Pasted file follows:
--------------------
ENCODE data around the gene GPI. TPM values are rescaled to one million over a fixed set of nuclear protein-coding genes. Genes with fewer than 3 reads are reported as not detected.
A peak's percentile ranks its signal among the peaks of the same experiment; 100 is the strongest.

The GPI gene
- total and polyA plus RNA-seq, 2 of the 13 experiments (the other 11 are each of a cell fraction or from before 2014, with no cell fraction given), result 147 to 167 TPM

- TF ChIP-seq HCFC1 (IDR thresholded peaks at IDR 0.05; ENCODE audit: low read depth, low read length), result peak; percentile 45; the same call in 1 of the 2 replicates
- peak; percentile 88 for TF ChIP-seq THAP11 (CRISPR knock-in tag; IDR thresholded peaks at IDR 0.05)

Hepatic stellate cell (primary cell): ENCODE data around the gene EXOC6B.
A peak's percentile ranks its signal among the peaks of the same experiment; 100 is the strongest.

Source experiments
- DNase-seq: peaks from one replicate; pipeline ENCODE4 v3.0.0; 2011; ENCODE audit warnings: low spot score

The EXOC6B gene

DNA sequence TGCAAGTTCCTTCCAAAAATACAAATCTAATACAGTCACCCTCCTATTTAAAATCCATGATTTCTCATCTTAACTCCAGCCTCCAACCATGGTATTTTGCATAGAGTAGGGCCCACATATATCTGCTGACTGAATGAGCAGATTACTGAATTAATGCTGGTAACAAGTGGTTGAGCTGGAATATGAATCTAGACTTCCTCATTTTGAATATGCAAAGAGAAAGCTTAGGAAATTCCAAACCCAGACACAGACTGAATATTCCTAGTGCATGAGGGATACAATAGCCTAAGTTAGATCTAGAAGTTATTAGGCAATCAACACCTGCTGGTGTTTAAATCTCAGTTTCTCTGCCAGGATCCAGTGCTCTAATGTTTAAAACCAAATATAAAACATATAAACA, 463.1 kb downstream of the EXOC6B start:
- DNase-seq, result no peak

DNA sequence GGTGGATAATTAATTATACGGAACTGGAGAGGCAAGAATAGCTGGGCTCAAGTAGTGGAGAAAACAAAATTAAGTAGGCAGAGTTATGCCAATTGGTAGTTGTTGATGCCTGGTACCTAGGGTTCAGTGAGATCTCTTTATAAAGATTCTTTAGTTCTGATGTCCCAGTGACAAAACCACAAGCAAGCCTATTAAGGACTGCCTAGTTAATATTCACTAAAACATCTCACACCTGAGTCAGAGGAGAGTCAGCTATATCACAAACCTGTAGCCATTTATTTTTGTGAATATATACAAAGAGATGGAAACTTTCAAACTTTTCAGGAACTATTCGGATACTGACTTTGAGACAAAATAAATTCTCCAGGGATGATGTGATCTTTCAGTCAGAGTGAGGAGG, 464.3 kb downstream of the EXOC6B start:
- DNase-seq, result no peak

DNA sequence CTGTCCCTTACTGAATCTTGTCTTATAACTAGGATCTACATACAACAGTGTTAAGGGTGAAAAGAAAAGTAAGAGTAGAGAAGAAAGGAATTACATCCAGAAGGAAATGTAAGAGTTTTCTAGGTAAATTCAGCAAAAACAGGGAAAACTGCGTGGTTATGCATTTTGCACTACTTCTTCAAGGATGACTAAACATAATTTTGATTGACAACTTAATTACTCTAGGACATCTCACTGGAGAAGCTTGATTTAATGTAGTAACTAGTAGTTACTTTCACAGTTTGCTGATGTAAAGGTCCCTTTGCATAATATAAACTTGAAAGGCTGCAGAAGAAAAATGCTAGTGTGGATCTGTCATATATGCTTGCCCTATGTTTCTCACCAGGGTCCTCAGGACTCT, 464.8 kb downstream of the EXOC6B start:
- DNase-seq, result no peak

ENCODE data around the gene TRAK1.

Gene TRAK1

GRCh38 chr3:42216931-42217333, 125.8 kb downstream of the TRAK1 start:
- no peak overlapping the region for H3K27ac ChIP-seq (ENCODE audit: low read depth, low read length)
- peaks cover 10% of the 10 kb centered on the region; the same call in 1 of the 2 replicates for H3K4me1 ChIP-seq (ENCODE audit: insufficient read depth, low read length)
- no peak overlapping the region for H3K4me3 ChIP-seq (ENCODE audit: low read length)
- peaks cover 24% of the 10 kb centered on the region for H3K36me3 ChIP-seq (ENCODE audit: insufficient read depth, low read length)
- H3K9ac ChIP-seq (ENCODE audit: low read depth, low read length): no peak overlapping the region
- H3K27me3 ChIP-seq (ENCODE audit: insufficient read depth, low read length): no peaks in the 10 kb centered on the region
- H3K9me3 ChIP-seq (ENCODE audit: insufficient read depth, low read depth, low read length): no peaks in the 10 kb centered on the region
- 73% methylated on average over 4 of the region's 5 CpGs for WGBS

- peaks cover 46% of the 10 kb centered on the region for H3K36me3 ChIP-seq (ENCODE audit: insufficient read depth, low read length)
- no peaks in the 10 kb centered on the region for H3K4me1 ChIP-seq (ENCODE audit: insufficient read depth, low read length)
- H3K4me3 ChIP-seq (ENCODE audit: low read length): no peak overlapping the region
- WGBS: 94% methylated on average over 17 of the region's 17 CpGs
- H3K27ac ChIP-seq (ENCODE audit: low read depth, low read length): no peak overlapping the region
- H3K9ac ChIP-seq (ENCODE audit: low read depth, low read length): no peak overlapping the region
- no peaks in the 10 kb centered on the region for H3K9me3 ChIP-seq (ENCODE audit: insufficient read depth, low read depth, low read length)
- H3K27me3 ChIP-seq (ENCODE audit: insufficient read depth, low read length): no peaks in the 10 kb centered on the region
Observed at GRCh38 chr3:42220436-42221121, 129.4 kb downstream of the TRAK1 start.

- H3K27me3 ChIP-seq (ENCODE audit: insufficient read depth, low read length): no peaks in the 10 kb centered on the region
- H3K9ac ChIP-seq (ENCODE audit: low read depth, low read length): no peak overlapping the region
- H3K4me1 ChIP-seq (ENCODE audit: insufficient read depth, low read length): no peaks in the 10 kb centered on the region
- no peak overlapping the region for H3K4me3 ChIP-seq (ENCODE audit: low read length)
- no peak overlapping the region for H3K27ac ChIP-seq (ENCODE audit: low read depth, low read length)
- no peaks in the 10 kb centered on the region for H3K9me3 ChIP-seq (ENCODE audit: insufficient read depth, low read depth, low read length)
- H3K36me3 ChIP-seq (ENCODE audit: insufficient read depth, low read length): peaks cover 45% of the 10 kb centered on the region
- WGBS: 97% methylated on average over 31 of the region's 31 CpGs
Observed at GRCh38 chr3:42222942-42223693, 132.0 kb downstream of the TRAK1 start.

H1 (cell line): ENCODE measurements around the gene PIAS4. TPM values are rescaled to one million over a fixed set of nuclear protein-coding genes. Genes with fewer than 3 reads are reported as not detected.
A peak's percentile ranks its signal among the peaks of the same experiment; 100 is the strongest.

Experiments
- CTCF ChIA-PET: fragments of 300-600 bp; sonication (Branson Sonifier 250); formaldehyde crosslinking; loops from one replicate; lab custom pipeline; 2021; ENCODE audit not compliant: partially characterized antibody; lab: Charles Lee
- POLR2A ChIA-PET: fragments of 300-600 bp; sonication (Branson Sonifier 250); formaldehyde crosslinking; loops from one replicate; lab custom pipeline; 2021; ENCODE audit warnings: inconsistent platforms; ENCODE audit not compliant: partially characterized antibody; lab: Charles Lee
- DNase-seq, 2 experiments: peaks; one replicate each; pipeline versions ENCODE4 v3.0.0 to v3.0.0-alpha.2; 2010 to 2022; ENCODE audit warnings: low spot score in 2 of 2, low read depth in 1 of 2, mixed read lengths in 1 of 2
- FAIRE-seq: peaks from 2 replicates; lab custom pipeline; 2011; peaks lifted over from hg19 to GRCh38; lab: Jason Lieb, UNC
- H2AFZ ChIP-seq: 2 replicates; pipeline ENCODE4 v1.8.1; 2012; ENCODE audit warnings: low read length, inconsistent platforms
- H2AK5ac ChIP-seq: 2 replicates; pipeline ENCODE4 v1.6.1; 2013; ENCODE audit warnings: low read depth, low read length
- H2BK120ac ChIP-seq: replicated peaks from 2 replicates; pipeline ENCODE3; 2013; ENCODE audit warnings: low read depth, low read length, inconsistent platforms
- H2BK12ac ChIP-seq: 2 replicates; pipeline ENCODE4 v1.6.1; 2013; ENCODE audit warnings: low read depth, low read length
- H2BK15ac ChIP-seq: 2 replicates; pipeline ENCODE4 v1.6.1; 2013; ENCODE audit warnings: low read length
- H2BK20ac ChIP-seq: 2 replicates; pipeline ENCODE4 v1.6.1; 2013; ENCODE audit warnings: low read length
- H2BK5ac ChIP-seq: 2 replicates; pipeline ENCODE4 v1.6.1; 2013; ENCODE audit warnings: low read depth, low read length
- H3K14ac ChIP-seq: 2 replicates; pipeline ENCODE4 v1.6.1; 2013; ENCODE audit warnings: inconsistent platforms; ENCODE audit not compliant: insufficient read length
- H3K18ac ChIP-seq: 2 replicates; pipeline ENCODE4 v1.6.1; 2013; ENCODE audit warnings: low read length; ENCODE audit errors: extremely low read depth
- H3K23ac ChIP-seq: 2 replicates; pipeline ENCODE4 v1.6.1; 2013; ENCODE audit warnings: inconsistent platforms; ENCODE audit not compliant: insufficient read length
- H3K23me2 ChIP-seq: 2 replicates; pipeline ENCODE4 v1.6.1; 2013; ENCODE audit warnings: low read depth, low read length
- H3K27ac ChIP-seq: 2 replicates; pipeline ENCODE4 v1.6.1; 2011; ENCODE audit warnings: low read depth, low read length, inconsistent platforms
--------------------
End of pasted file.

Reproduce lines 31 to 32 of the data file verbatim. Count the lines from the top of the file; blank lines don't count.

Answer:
- H3K4me3 ChIP-seq (ENCODE audit: low read length): no peak overlapping the region
- WGBS: 94% methylated on average over 17 of the region's 17 CpGs